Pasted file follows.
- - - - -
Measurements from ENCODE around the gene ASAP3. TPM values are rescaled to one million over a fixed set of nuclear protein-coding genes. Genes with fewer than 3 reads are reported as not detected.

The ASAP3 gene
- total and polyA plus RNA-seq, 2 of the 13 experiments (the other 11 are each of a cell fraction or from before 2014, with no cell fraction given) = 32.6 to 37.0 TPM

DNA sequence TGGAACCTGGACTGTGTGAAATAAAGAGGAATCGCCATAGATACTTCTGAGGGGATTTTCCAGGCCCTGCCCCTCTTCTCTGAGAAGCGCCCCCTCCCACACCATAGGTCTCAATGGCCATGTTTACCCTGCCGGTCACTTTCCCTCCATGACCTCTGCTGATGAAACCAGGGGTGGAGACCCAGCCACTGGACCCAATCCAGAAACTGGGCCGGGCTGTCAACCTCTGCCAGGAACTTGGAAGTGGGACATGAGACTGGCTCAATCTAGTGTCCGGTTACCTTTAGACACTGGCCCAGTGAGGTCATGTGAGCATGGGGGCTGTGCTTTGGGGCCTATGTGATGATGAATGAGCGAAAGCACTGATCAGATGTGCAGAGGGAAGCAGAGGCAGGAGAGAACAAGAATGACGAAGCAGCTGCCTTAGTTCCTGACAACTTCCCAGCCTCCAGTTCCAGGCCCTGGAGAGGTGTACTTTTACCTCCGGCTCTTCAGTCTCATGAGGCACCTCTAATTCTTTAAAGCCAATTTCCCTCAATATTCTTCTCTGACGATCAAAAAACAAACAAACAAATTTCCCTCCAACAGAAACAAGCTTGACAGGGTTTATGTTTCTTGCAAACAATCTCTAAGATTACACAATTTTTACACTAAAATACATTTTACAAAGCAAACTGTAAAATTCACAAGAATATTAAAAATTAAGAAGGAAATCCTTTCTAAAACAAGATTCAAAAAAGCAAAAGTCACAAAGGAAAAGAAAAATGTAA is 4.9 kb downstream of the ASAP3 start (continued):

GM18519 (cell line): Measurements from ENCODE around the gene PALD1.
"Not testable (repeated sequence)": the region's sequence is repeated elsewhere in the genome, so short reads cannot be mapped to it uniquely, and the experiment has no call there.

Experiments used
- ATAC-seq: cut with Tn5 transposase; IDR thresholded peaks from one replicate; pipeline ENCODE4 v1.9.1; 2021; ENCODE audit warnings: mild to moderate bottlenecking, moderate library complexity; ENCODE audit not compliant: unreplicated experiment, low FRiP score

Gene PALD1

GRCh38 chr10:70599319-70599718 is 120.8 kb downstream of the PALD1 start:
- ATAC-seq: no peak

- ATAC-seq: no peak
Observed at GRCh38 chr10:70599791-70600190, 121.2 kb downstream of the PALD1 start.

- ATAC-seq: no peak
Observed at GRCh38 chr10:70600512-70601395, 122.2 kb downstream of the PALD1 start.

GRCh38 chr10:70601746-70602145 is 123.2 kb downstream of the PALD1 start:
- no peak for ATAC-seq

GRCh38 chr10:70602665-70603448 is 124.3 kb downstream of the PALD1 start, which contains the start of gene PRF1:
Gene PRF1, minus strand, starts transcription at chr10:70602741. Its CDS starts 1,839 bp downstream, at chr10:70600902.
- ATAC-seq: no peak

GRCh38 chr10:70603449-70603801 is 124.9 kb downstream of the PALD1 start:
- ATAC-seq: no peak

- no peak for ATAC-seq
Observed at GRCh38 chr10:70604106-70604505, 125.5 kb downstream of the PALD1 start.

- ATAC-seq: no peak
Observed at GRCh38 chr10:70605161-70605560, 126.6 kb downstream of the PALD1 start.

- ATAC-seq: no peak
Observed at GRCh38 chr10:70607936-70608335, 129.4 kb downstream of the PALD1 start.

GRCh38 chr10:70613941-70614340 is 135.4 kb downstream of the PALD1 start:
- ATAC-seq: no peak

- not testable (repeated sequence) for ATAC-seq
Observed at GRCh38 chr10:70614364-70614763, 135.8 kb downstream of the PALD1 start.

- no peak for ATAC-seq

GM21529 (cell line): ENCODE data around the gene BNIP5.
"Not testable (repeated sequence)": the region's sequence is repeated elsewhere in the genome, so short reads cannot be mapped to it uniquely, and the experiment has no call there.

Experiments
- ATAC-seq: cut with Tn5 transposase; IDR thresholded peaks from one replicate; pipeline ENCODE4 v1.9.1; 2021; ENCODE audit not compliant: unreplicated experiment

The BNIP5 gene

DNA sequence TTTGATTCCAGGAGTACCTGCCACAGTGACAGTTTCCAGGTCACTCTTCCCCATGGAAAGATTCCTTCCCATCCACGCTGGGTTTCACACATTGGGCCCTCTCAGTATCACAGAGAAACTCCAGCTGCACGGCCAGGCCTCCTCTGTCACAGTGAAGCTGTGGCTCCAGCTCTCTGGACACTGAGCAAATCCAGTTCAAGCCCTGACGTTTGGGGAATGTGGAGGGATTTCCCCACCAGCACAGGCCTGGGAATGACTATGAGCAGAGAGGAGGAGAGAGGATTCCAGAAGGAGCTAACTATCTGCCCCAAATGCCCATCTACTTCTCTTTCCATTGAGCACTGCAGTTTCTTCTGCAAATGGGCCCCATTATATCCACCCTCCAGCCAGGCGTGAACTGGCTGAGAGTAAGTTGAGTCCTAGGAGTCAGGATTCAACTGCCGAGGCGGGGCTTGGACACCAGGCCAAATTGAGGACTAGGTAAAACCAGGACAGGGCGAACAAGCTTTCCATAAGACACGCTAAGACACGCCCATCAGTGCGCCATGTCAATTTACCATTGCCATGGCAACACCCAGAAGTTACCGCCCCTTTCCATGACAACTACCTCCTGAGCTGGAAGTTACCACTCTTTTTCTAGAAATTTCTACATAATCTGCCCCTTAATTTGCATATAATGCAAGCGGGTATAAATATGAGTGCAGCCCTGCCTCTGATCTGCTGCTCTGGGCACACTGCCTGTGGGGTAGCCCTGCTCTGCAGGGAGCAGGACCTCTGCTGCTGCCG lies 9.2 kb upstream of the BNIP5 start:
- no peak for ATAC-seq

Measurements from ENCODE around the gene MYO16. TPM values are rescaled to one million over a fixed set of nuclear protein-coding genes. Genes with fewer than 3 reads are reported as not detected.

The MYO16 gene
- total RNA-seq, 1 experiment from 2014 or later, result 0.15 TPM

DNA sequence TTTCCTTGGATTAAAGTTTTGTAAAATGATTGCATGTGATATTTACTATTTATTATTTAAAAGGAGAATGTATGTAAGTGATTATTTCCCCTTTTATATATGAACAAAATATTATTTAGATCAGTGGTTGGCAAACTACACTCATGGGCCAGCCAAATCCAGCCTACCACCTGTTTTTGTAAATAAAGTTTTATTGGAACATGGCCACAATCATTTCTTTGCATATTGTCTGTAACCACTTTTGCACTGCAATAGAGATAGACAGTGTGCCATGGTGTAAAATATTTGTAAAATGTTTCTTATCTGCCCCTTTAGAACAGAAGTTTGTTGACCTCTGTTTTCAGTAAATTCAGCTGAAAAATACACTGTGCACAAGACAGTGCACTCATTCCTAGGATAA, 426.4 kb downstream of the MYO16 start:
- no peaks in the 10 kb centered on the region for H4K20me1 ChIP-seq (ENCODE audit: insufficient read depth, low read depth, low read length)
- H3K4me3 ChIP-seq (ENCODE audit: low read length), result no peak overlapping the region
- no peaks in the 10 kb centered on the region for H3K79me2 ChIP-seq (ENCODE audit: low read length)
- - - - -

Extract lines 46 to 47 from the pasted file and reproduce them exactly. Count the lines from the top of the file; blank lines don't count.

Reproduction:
- H3K4me3 ChIP-seq (ENCODE audit: low read length), result no peak overlapping the region
- no peaks in the 10 kb centered on the region for H3K79me2 ChIP-seq (ENCODE audit: low read length)